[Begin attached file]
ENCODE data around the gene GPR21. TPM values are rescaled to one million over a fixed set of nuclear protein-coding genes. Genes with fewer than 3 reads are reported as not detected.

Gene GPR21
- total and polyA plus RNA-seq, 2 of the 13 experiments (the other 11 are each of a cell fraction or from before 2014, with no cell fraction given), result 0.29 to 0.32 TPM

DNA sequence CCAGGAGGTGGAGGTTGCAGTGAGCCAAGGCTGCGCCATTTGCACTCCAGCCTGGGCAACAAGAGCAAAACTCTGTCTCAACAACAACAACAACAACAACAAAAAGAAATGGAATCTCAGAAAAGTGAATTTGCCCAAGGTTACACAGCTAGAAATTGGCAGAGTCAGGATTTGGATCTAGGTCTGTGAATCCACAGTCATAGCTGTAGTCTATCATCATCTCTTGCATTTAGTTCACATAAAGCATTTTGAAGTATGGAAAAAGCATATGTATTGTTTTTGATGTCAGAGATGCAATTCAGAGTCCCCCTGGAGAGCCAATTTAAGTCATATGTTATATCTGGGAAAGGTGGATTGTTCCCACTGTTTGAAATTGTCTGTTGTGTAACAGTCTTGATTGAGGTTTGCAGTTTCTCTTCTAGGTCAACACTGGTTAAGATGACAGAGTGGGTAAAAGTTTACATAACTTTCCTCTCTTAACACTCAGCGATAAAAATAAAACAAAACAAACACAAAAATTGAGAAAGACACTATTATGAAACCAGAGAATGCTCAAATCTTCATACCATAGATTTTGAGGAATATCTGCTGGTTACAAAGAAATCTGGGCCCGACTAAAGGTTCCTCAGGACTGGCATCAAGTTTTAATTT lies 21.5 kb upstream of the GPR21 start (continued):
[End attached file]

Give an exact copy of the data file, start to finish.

ENCODE data around the gene GPR21. TPM values are rescaled to one million over a fixed set of nuclear protein-coding genes. Genes with fewer than 3 reads are reported as not detected.

Gene GPR21
- total and polyA plus RNA-seq, 2 of the 13 experiments (the other 11 are each of a cell fraction or from before 2014, with no cell fraction given), result 0.29 to 0.32 TPM

DNA sequence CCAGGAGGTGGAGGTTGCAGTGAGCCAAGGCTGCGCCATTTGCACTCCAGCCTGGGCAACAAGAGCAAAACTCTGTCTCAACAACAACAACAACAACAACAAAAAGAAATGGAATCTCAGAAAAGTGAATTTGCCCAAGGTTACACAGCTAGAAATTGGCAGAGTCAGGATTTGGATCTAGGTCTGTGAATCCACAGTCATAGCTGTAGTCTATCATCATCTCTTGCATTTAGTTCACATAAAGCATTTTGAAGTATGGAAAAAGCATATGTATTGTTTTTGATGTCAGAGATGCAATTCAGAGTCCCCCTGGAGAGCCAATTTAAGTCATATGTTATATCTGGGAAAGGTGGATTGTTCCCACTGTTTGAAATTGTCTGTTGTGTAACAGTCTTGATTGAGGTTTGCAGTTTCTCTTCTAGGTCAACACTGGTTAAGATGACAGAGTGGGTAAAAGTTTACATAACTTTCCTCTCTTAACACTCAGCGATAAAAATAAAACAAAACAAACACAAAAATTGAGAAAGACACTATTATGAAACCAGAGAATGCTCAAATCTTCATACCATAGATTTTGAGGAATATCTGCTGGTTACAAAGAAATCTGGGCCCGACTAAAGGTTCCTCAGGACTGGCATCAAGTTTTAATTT lies 21.5 kb upstream of the GPR21 start (continued):